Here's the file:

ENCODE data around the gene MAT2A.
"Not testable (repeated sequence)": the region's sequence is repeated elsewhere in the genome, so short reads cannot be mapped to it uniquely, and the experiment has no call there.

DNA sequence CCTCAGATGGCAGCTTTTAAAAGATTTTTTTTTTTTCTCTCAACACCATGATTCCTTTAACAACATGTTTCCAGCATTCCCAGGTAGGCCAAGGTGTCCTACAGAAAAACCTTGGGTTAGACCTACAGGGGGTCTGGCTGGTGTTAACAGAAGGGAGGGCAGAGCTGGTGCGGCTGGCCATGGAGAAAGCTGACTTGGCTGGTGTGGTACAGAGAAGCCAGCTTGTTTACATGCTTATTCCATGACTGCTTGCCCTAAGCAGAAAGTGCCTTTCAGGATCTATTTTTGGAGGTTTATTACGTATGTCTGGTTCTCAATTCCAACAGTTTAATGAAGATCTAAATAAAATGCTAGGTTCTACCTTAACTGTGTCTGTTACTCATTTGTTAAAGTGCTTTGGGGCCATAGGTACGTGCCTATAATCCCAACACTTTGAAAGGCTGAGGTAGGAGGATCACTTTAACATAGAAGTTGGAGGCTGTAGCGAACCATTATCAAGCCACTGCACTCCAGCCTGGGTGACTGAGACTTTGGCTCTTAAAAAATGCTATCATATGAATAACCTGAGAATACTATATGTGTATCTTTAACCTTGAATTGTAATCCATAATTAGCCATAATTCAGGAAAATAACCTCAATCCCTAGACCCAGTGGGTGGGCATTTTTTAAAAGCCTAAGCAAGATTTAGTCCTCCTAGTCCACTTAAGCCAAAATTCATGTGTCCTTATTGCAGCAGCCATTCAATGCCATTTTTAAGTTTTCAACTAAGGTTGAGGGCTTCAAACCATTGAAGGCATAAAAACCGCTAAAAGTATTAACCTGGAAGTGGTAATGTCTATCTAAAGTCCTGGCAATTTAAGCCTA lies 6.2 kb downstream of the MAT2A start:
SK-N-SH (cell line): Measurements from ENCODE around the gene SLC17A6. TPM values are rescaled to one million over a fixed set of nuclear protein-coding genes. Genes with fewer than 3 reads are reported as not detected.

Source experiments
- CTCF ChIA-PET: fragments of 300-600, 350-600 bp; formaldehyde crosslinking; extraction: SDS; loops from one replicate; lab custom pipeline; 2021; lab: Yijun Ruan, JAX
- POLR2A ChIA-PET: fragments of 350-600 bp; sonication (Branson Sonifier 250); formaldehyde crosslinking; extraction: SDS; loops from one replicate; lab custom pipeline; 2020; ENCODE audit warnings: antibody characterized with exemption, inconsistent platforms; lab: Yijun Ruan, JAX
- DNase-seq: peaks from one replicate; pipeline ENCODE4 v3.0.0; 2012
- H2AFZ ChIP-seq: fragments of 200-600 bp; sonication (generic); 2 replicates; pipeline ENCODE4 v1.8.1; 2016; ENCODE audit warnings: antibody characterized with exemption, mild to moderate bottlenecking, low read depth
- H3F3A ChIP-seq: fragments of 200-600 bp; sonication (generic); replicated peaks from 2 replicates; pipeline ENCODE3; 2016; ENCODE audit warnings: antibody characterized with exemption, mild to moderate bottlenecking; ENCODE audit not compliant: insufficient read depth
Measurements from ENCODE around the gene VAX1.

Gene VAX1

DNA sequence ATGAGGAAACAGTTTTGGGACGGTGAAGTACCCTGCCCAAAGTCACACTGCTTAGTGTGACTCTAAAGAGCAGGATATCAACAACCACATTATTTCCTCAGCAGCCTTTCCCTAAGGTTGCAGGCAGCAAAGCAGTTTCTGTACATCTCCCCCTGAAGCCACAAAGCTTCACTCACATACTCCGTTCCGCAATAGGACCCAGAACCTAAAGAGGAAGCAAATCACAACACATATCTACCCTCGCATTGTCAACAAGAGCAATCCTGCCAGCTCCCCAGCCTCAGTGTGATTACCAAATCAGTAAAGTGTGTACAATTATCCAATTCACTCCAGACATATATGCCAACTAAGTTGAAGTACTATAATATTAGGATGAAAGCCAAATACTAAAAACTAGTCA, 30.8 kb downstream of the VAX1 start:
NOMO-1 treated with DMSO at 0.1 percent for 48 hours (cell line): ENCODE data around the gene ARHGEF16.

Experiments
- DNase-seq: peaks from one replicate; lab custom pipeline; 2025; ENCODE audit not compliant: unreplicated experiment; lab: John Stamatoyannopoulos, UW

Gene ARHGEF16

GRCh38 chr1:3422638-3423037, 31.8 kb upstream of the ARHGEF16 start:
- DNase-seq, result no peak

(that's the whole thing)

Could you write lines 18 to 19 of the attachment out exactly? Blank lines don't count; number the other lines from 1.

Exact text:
GRCh38 chr1:3422638-3423037, 31.8 kb upstream of the ARHGEF16 start:
- DNase-seq, result no peak